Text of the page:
South Gate Activist Dead at 50

Ana Casas Wilson, a disability rights advocate, died Friday night. She was 50.

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A homeowner who staged a sit-in at her childhood house to avoid foreclosure has died, it was reported Saturday.

Ana Casas Wilson died of breast cancer at her home Friday night. She was 50.

Her family, which had joined her in the fight to keep the house from foreclosure, said it will continue to fight; family members have asked the public's help with funeral costs. 

Wilson was fighting to reverse the foreclosure on her childhood home, where she lived with her husband James, mother Rebecca, 18-year-old son, and 21-year-old daughter.

Ana was set to be evicted in October, but after she and supporters set up an encampment at the home, lender Wells Fargo halted eviction proceedings and had been talking with Ana about a long-term solution for her to stay in the home.

According to a press release by Alliance of Californians for Community Empowerment (ACCE), Casas Wilson was not able to make her mortgage payments after being diagnosed with cancer in 2009.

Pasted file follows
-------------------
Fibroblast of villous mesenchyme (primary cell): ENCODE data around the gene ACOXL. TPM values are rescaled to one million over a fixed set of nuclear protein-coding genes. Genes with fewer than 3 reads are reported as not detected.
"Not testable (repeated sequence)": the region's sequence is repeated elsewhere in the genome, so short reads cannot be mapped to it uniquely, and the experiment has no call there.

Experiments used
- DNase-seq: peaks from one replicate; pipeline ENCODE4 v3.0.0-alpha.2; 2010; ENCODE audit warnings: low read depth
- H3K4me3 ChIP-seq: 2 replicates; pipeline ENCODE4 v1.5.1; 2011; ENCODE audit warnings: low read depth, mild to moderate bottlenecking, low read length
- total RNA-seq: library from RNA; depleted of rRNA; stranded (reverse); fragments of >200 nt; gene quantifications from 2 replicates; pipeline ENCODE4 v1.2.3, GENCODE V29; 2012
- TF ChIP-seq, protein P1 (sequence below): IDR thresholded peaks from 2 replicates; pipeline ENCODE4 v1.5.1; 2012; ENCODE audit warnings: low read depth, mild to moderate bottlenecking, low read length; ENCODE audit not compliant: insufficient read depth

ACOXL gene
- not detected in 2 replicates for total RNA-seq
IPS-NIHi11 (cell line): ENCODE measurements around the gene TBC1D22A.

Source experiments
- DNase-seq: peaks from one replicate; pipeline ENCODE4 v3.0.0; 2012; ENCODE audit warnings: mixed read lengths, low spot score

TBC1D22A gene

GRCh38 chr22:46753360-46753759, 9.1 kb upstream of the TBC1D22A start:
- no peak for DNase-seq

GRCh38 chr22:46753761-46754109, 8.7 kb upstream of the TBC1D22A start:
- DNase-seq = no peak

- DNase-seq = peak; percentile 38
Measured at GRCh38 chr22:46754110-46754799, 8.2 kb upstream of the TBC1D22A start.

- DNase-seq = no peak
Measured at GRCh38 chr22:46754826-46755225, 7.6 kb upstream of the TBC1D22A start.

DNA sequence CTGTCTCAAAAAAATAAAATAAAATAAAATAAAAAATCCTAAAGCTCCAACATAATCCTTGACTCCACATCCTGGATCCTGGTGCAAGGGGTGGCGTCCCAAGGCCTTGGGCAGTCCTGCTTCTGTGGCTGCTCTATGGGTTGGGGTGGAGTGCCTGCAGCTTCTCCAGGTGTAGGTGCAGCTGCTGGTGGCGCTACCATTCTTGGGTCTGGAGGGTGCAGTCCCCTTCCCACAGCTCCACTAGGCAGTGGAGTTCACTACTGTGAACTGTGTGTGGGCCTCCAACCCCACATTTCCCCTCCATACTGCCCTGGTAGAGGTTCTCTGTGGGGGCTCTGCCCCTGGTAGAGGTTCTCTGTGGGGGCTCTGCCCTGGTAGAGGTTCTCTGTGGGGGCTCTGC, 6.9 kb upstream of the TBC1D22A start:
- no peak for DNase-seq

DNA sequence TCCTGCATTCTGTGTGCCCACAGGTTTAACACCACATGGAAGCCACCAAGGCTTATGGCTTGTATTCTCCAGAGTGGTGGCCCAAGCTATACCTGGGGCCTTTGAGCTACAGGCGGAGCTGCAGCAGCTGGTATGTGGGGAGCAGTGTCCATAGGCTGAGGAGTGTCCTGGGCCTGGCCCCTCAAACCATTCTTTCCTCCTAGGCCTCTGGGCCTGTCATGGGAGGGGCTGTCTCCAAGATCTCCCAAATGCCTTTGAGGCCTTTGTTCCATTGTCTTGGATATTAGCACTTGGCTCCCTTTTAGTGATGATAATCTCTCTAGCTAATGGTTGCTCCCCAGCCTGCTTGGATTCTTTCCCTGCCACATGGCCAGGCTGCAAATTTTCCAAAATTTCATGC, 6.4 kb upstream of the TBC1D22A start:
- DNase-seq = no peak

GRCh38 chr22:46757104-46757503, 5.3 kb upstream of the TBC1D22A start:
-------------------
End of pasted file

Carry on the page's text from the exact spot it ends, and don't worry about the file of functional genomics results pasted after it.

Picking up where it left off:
This obligated James Wilson, Casas Wilson's husband, to quit one of his jobs to take care of her. 

Wilson is now an employee of the Lynwood Unified School District.

Casas Wilson accused Wells Fargo and US Bank, which own the mortgage, of snubbing her requests to negotiate a loan modification with her.

In April, Casas Wilson was arrested after protesting outside of Tim Sloan's house, the Chief Financial Officer of Wells Fargo, and trying to make a mortgage payment to him.

Peter Kuhns, a community organizer with ACCE,  took issue last fall with the statements made by Wells Fargo to Patch.

“How can they say she has not made any payments since 2008, when she has tried to make them, and the banks wont take her money?” said Kuhns last fall. “She has been trying to make payments.”

Kuhns added that no loan modifications had been offerred to Casas Wilson, and that the bank had not exhausted all possibilities. 

Ana’s family vowed to continue the fight for the home, and set up a website for supporters to assist them with funeral costs.

Click here to contribute.


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